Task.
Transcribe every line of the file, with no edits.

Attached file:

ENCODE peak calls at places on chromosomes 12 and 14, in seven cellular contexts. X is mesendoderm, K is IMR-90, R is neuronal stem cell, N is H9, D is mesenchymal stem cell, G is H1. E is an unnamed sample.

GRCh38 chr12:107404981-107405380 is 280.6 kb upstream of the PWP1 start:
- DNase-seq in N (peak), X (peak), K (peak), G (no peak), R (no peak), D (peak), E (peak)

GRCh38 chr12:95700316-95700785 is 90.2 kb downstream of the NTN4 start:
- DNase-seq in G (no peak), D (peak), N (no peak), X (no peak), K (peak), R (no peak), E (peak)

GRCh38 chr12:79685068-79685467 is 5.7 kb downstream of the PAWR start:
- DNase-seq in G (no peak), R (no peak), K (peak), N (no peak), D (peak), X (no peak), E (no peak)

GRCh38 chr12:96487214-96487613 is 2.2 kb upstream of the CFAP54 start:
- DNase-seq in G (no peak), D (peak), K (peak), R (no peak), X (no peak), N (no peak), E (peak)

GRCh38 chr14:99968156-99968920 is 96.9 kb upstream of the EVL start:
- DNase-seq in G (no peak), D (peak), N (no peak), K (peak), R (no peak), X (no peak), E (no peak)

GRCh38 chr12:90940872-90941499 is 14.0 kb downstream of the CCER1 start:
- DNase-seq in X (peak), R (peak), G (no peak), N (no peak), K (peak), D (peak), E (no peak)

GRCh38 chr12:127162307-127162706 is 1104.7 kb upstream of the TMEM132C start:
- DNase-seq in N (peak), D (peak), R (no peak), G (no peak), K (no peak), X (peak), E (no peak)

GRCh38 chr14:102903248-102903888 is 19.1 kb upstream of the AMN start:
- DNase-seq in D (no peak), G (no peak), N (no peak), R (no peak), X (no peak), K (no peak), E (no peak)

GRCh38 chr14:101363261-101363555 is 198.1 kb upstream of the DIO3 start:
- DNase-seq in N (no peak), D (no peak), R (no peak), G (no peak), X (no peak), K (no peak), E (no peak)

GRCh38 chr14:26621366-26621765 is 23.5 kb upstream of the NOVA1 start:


ENCODE peak calls at places on chromosomes 12 and 14, in seven cellular contexts. X is mesendoderm, K is IMR-90, R is neuronal stem cell, N is H9, D is mesenchymal stem cell, G is H1. E is an unnamed sample.

GRCh38 chr12:107404981-107405380 is 280.6 kb upstream of the PWP1 start:
- DNase-seq in N (peak), X (peak), K (peak), G (no peak), R (no peak), D (peak), E (peak)

GRCh38 chr12:95700316-95700785 is 90.2 kb downstream of the NTN4 start:
- DNase-seq in G (no peak), D (peak), N (no peak), X (no peak), K (peak), R (no peak), E (peak)

GRCh38 chr12:79685068-79685467 is 5.7 kb downstream of the PAWR start:
- DNase-seq in G (no peak), R (no peak), K (peak), N (no peak), D (peak), X (no peak), E (no peak)

GRCh38 chr12:96487214-96487613 is 2.2 kb upstream of the CFAP54 start:
- DNase-seq in G (no peak), D (peak), K (peak), R (no peak), X (no peak), N (no peak), E (peak)

GRCh38 chr14:99968156-99968920 is 96.9 kb upstream of the EVL start:
- DNase-seq in G (no peak), D (peak), N (no peak), K (peak), R (no peak), X (no peak), E (no peak)

GRCh38 chr12:90940872-90941499 is 14.0 kb downstream of the CCER1 start:
- DNase-seq in X (peak), R (peak), G (no peak), N (no peak), K (peak), D (peak), E (no peak)

GRCh38 chr12:127162307-127162706 is 1104.7 kb upstream of the TMEM132C start:
- DNase-seq in N (peak), D (peak), R (no peak), G (no peak), K (no peak), X (peak), E (no peak)

GRCh38 chr14:102903248-102903888 is 19.1 kb upstream of the AMN start:
- DNase-seq in D (no peak), G (no peak), N (no peak), R (no peak), X (no peak), K (no peak), E (no peak)

GRCh38 chr14:101363261-101363555 is 198.1 kb upstream of the DIO3 start:
- DNase-seq in N (no peak), D (no peak), R (no peak), G (no peak), X (no peak), K (no peak), E (no peak)

GRCh38 chr14:26621366-26621765 is 23.5 kb upstream of the NOVA1 start: